the Babylonians conquered the nation of Judah, they took many young
Judeans to Babylon. Among these were Daniel and three of his friends.
Daniel lived a long time in Babylon. He outlived King Nebuchadnezzar,
who had conquered Judah. He outlived the next king, Belshazzar. In
fact, he outlived the Babylonian Empire, which fell to the Medo-Persian
new ruler over that area was named Darius the Mede. He appointed 120
satraps and three administrators to oversee the land. One of the three
administrators was Daniel. In time, Daniel performed his duties so well
that Darius planned to promote Daniel over the other administrators
(called presidents in the King James Version).
Persian presidents were not happy. They wanted to find a way to take
Daniel down, so they watched his every move to find a flaw in his
character or a weakness in his job performance they could announce to
the king. But Daniel was neither corrupt nor negligent.
Since finding flaws didn’t
work, the Persian presidents opted to use trickery instead. We all know
the story: They passed a law outlawing praying to anyone but the king,
knowing that Daniel, the devout Jew, would continue praying to his God.
Daniel kept praying. The punishment for breaking the law was
imprisonment in the den of lions.
Persian theme begun by Haman and Zeresh gets four new cards in Rock of
Ages. One of the two new characters is Persian Presidents.
3/4 Brown Evil Character
IDENTIFIERS: Generic, Male, Median-Persian
SPECIAL ABILITY: Capture a Hero that was or is set aside. Cannot
be negated if Lion's Den is in play.
SCRIPTURE: All the presidents of the kingdom, the governors, and
the princes, the counsellers, and the captains, have consulted together
to establish a royal statute, and to make a firm decree, that whosoever
shall ask a petition of any God or man for thirty days, save of thee, O
king, he shall be cast into the den of lions. Daniel 6:7
top decks use set-aside cards such as Provisions, Gathering of Angels,
or the two-color feasts from the Priests set. This card gives a way to
defend against those cards without using up an enhancement slot in your
deck. To increase the chances of this being useful, consider these tips
for building a deck:
Use Lion’s Den. It can keep an opponent from responding with an
interrupt, and can be very helpful to capture a “Gathered” hero
banded to The Strong Angel.
Use Raiders’ Camp and include some of your own good set-aside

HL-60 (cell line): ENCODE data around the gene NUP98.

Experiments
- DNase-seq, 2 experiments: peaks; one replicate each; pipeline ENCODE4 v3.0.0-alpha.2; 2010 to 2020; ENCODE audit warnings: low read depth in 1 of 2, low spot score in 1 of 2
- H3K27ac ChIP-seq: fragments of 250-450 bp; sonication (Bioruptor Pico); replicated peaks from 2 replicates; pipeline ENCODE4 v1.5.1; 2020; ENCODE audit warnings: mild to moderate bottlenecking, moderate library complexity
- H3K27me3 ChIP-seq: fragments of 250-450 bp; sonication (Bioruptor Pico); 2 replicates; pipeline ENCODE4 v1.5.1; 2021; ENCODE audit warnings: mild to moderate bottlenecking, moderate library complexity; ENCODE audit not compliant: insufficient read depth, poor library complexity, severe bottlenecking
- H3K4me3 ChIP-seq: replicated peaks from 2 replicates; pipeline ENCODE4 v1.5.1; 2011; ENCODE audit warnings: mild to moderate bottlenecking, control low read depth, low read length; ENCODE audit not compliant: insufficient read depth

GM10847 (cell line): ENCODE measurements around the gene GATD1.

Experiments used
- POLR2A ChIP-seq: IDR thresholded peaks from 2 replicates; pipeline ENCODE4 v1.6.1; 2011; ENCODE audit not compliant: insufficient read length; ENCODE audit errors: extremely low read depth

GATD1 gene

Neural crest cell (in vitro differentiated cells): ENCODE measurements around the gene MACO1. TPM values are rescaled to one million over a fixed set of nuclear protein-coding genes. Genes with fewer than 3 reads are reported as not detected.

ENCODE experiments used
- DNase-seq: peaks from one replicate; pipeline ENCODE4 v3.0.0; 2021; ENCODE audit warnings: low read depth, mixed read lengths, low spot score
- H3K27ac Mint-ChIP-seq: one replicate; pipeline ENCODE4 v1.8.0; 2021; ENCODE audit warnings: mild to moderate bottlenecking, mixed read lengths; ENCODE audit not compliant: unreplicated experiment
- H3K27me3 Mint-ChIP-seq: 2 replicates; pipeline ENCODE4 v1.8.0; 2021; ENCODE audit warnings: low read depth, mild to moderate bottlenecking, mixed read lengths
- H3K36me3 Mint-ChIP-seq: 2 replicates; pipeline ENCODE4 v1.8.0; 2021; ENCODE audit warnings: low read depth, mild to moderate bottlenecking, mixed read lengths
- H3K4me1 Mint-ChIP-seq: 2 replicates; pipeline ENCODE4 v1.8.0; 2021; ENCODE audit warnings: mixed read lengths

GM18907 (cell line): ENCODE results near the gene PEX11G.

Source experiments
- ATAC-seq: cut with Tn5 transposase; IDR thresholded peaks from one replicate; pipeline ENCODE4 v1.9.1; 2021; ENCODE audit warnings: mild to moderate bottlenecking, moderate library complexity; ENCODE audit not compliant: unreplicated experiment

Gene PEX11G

cards. That way you can use Persian Presidents to capture your own
heroes if you must. Put the captured hero in Raiders’ Camp and, if
you lose the battle, return your hero to your territory.
Use The Bear from Rock of Ages. The Bear is immune to Red brigade,
which is helpful against the heroes who can access Lions Den. Plus,
The Bear can band to Persian Presidents, since they are Persians.
If you are including Bear, you might consider pairing the Persians
with orange brigade. There is a nice 2-color enhancement in Tin 19
that makes this pairing a little easier. The Bear opens up the
opportunity to use “Two Possessed by Demons” which sets aside two
humans until Son of God is played. If your opponent ever gets his
heroes back, Persian Presidents can capture one of them.
Use the Lost Soul from Tin 15. When you draw that Lost Soul, you
get to set aside a hero from each territory for two turns. That
lets you tag a hero with a set aside label, so your Persian
Presidents can capture it later.
ideas are a start. I hope you enjoy the prospect of building the
Persians into a deck. While they are too few to stand alone, they might
make a sub-theme in an all-brown or orange-brown deck.
the Persians developed their conspiracy, their idea was that Daniel
would die. That whole plot kind of backfired on the Persian presidents,
though, thanks to God sending an angel to intervene.
Scheming Persians seemed to have trouble escaping their own plots. We
all know how Haman’s plot panned out. This reminds me of Psalm 7:15-16:
“He who digs a hole and scoops it out
falls into the pit he has made.
The trouble he
causes recoils on himself;
his violence comes down on his own head.”
When I read those
words, and see its evidence in Bible accounts, my spirit sings in
agreement with the psalmist as he continues in verse 17:
“I will give thanks
to the LORD because of his righteousness
and will sing praise to the name of the LORD Most High.”